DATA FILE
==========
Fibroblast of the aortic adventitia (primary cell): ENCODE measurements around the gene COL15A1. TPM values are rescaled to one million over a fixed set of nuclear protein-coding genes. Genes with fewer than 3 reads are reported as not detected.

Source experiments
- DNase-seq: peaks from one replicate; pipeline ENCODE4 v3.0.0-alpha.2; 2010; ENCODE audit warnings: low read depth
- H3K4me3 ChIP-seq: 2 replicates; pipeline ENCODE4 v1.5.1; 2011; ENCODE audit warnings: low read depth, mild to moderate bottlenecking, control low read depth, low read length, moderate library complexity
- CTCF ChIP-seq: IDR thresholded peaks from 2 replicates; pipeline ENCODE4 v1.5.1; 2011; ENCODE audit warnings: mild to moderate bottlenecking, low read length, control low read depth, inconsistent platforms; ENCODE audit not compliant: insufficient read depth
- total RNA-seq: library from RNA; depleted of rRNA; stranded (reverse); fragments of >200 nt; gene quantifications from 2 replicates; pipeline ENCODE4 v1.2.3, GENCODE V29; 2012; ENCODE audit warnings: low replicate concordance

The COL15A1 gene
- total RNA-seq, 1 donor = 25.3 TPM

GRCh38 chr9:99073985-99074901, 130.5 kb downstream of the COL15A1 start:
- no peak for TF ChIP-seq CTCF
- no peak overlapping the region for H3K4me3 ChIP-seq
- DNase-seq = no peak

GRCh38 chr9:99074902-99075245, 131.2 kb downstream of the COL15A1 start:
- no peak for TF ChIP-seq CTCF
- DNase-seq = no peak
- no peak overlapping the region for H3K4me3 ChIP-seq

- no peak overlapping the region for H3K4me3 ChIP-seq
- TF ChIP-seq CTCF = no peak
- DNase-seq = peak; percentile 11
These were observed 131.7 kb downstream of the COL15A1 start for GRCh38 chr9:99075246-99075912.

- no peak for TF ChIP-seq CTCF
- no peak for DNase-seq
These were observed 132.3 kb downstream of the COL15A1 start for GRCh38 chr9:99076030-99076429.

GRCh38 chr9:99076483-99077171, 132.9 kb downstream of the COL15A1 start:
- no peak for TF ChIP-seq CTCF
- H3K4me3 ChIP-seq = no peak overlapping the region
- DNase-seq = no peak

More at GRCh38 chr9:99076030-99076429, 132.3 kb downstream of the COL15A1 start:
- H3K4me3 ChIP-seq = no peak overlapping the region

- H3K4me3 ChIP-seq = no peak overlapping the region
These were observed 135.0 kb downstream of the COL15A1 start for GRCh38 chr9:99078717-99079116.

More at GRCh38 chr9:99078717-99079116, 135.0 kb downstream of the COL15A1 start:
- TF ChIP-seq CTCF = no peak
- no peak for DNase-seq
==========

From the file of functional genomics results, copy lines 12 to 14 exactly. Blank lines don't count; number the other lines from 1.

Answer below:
- DNase-seq = no peak

GRCh38 chr9:99074902-99075245, 131.2 kb downstream of the COL15A1 start:
- no peak for TF ChIP-seq CTCF